Baldenstein Castle was the family castle for the Knights of Baldenstein, the first of which was mentioned in 1246. The central tower which now forms part of the castle was built around the same time. Very little is recorded about the Baldenstein family and by 1289 the castle was owned by the Freiherr von Löwenstein. Before 1289 he lost the castle in a war with the Freiherr von Rhäzüns, but in the peace treaty of that year received it back after giving Schwarzenstein Castle to Rhäzüns. In 1349 it passed to the Übercastel family. Wilhelm von Übercastel planned to expand and strengthen the castle, but was prevented by the Bishop of Chur, until he granted the Bishop certain rights. Originally the castle consisted of a rectangular bergfried. During the Late Middle Ages an administrative and residential wing was added to the west.
Around 1400 the castle passed to the Freiherr von Stein. Through marriage it then passed to the von Ringg (later Ringg von Baldenstein) family in 1453. In 1562 Luzius Ringg sold the castle to Jakob Ruinelli. The Ruinelli family lived in the castle for several generations. Jakob's grandson, also named Jakob, accompanied Jürg Jenatsch to Rietberg Castle in 1621 to murder Pompeius Planta during the Bündner Wirren. He, in turn, was stabbed to death in 1627 in a brawl between drunken officers. After his death the castle was inherited by the Rosenroll family. During the 16th and 17th centuries the castle was further expanded with a new, larger wing replacing the medieval residential wing. During the same time, the medieval ring wall was replaced with a new crenelated wall.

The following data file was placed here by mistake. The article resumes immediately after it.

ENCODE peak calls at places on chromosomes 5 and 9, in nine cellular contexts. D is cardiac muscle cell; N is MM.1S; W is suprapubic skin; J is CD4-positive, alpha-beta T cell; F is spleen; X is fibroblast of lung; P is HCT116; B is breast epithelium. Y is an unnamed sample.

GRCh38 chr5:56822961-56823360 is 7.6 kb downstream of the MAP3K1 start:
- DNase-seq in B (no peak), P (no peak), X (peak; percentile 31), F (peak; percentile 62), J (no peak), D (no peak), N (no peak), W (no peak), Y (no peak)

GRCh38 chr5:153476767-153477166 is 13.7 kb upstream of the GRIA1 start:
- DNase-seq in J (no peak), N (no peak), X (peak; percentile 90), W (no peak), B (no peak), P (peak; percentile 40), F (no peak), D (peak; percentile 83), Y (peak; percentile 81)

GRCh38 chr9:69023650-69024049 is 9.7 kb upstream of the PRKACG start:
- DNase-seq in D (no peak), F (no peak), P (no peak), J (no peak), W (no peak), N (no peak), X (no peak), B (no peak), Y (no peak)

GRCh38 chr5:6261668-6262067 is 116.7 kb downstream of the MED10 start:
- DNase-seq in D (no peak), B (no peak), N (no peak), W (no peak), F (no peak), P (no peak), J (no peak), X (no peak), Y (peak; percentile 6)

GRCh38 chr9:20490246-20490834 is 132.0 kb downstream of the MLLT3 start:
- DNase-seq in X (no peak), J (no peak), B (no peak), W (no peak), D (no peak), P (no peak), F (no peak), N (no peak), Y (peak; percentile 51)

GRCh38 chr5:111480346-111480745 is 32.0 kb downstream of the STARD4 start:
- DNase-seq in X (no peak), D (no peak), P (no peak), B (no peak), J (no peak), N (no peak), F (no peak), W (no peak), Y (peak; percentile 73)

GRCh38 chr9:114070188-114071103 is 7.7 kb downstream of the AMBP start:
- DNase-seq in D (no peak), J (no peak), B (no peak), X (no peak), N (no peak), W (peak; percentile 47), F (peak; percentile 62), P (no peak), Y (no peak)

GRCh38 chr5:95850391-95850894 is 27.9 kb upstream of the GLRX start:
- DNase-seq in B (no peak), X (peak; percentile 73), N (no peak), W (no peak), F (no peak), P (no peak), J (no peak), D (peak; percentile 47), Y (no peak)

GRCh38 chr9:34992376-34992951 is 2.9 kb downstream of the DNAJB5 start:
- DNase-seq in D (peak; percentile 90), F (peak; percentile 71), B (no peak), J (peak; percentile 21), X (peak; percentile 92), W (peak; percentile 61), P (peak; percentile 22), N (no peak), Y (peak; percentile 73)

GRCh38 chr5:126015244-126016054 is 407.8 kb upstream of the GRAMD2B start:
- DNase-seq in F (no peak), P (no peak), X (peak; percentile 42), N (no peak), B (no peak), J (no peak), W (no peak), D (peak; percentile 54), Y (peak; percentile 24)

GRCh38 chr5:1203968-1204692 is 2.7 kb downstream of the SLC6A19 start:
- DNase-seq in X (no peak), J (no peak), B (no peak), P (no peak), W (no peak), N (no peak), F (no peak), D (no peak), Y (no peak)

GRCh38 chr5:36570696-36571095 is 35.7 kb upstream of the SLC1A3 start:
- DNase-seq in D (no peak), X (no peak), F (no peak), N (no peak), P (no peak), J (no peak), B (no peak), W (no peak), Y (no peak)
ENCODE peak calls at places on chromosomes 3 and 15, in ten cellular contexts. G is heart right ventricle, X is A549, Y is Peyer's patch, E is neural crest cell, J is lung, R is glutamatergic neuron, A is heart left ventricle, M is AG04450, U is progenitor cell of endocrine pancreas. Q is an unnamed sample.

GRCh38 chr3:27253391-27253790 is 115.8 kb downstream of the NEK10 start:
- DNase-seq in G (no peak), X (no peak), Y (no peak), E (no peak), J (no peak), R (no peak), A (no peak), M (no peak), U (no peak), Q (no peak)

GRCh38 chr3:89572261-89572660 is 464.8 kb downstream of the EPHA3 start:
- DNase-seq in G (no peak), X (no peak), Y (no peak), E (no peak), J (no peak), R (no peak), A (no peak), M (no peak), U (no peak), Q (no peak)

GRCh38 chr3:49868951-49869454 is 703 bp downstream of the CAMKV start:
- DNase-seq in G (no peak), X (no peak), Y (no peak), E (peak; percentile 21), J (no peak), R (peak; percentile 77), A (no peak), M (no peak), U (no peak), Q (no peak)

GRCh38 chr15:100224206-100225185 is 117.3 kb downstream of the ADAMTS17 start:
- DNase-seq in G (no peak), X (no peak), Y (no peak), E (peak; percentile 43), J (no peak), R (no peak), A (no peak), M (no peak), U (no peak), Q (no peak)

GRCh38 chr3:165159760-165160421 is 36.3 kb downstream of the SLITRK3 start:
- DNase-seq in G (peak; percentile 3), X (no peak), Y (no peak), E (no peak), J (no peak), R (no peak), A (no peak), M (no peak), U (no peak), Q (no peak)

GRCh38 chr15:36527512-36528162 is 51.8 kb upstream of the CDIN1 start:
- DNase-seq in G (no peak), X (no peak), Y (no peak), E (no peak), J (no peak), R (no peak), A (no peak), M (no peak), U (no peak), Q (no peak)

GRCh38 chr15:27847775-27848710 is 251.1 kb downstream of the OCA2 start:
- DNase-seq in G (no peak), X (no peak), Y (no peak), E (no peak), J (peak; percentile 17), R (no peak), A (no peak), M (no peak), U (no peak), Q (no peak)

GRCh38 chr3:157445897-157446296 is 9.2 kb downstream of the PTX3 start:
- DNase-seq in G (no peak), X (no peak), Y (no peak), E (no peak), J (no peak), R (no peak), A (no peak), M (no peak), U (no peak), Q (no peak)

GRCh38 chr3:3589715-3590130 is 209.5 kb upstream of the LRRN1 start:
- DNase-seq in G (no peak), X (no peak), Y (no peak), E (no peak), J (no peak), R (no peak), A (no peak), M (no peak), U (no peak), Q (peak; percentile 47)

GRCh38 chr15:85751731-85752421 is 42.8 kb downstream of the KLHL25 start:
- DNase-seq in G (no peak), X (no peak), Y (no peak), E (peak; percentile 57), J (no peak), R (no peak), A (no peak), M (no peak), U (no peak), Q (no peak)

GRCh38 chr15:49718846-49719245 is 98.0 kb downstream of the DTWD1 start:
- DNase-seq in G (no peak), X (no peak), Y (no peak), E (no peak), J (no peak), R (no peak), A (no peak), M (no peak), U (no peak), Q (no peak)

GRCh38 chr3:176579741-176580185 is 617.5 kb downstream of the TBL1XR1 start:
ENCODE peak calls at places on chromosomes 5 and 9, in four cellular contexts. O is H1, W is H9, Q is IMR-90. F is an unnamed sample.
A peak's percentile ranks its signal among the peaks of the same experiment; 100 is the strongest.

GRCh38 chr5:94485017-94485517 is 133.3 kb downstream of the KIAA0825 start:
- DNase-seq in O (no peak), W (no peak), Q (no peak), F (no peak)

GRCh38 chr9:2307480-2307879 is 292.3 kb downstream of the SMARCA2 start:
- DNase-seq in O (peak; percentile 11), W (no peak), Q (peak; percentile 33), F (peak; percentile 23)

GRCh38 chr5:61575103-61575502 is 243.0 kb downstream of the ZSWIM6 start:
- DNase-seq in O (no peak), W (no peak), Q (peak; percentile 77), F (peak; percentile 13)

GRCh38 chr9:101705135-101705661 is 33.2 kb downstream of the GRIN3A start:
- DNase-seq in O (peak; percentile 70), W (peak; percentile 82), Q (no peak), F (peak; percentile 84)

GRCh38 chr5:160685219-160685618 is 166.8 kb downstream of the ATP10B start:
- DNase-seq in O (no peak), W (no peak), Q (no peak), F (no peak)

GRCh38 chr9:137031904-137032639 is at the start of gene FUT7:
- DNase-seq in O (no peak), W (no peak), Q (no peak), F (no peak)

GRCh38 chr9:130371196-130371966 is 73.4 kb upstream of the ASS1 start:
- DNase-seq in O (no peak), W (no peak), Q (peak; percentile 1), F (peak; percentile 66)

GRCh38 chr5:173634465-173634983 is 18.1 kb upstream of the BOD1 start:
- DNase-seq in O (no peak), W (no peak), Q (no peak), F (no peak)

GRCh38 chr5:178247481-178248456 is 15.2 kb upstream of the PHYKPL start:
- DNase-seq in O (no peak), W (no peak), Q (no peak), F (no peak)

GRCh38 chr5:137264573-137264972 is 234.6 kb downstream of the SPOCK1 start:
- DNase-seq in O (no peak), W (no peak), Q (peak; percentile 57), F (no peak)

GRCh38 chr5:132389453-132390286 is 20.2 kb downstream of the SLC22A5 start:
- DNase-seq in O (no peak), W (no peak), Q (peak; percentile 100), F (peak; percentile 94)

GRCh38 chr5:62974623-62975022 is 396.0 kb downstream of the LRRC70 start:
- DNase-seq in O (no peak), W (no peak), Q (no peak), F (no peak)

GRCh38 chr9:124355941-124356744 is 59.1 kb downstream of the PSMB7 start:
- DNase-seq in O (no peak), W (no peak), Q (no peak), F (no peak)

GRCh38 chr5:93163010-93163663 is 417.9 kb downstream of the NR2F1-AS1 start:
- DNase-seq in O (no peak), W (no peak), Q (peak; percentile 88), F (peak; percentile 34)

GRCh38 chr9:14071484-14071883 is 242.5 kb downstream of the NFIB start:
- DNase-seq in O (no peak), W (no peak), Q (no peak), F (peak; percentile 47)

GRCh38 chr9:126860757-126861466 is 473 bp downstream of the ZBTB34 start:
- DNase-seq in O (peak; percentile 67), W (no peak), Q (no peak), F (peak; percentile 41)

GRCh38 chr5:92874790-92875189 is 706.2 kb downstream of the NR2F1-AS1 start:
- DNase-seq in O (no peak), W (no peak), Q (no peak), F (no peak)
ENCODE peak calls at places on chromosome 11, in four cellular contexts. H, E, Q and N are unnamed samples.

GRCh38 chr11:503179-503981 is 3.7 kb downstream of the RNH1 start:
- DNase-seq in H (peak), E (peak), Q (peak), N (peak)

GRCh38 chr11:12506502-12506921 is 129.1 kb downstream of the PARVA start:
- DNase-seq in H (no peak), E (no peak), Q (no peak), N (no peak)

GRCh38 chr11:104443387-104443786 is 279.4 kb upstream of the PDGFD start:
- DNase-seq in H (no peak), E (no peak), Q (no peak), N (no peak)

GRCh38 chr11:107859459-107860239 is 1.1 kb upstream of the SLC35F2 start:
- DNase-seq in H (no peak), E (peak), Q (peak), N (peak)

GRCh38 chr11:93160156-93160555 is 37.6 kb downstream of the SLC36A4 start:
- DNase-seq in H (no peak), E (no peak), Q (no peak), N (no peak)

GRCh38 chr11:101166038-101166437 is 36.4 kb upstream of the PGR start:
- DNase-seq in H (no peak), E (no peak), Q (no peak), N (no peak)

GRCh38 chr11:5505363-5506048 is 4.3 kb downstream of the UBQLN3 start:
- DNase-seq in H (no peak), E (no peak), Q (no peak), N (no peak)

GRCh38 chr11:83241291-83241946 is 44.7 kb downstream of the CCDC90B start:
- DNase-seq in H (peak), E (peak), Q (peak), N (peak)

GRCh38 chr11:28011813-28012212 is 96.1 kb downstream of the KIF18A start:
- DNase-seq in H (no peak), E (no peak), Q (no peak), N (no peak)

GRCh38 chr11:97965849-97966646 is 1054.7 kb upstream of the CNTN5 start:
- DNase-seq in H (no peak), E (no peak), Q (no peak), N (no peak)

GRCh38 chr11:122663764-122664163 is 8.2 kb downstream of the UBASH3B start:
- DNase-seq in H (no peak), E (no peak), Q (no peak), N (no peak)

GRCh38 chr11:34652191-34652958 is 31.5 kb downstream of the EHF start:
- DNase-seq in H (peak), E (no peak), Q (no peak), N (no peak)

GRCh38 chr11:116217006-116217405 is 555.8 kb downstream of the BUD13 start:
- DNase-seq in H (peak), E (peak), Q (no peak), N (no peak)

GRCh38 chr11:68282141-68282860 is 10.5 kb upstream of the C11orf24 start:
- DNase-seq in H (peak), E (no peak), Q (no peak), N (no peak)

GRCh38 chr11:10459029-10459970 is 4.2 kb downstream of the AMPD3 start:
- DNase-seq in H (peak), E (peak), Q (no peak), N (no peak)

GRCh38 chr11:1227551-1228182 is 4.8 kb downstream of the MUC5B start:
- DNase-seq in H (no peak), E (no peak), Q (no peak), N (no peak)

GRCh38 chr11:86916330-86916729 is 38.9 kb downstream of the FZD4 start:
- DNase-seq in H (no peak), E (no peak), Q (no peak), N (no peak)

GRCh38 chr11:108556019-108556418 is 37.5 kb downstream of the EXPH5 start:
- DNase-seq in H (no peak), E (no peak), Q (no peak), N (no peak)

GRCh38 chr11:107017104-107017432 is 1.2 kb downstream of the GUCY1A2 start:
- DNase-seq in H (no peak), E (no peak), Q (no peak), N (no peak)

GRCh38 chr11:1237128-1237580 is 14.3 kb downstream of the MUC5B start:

In 1738 the castle was acquired by the Salis-Sils family, who owned it for almost half a century. In 1782 it was inherited by Francesco Conrado, from Chiavenna in Italy. Francesco became a member of Senate of the Helvetic Republic after the French invasion of Switzerland in 1798. Eventually his descendants changed their name to Conrad and still own the castle. In 1877 the residential wing was mostly destroyed in a fire. It was rebuilt to its present appearance in the following years.
Bouillon Castle was mentioned first in 988, but there has been a castle on the same site for a much longer time. The castle is situated on a rocky spur of land within a sharp bend of the Semois River.
In 1082, Bouillon Castle was inherited by Godfrey of Bouillon, who sold it to Otbert, Bishop of Liège in order to finance the First Crusade. The castle was later fitted for heavy artillery by Vauban, Louis XIV's military architect in the late 17th century.
The castle is entered over three drawbridges. The main courtyard then leads to the ducal palace with its 13th century Salle Godefroy de Bouillon. From there visitors climb up to the top of the 16th century Tour d’Autriche for a breathtaking panorama of the town and river, before they way back via the torture chamber, citerns and dungeons, and past the 65m deep well Shaft.